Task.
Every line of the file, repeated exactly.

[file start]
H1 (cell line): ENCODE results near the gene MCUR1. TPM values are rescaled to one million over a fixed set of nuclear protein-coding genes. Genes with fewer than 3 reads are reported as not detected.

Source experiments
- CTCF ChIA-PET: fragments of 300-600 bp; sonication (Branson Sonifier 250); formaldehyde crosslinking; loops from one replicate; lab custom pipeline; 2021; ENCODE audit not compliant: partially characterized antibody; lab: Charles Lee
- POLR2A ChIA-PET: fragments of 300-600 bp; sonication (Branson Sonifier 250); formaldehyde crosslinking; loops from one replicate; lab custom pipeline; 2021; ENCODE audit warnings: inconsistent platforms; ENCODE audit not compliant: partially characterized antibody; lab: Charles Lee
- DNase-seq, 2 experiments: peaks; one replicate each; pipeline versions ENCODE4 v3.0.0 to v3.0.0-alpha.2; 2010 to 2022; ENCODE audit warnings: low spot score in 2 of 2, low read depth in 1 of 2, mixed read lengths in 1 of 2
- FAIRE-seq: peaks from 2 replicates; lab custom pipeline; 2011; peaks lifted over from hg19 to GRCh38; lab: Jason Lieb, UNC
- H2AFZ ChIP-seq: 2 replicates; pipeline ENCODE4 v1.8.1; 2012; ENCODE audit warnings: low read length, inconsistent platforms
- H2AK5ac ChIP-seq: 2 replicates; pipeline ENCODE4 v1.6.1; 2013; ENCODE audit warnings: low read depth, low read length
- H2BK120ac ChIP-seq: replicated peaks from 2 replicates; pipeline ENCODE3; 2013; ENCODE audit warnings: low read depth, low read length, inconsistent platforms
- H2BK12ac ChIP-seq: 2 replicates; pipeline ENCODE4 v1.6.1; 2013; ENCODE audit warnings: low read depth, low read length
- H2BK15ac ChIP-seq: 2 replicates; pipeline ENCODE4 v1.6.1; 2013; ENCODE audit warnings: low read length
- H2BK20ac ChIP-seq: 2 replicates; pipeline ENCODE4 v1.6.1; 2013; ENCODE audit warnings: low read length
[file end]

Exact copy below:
H1 (cell line): ENCODE results near the gene MCUR1. TPM values are rescaled to one million over a fixed set of nuclear protein-coding genes. Genes with fewer than 3 reads are reported as not detected.

Source experiments
- CTCF ChIA-PET: fragments of 300-600 bp; sonication (Branson Sonifier 250); formaldehyde crosslinking; loops from one replicate; lab custom pipeline; 2021; ENCODE audit not compliant: partially characterized antibody; lab: Charles Lee
- POLR2A ChIA-PET: fragments of 300-600 bp; sonication (Branson Sonifier 250); formaldehyde crosslinking; loops from one replicate; lab custom pipeline; 2021; ENCODE audit warnings: inconsistent platforms; ENCODE audit not compliant: partially characterized antibody; lab: Charles Lee
- DNase-seq, 2 experiments: peaks; one replicate each; pipeline versions ENCODE4 v3.0.0 to v3.0.0-alpha.2; 2010 to 2022; ENCODE audit warnings: low spot score in 2 of 2, low read depth in 1 of 2, mixed read lengths in 1 of 2
- FAIRE-seq: peaks from 2 replicates; lab custom pipeline; 2011; peaks lifted over from hg19 to GRCh38; lab: Jason Lieb, UNC
- H2AFZ ChIP-seq: 2 replicates; pipeline ENCODE4 v1.8.1; 2012; ENCODE audit warnings: low read length, inconsistent platforms
- H2AK5ac ChIP-seq: 2 replicates; pipeline ENCODE4 v1.6.1; 2013; ENCODE audit warnings: low read depth, low read length
- H2BK120ac ChIP-seq: replicated peaks from 2 replicates; pipeline ENCODE3; 2013; ENCODE audit warnings: low read depth, low read length, inconsistent platforms
- H2BK12ac ChIP-seq: 2 replicates; pipeline ENCODE4 v1.6.1; 2013; ENCODE audit warnings: low read depth, low read length
- H2BK15ac ChIP-seq: 2 replicates; pipeline ENCODE4 v1.6.1; 2013; ENCODE audit warnings: low read length
- H2BK20ac ChIP-seq: 2 replicates; pipeline ENCODE4 v1.6.1; 2013; ENCODE audit warnings: low read length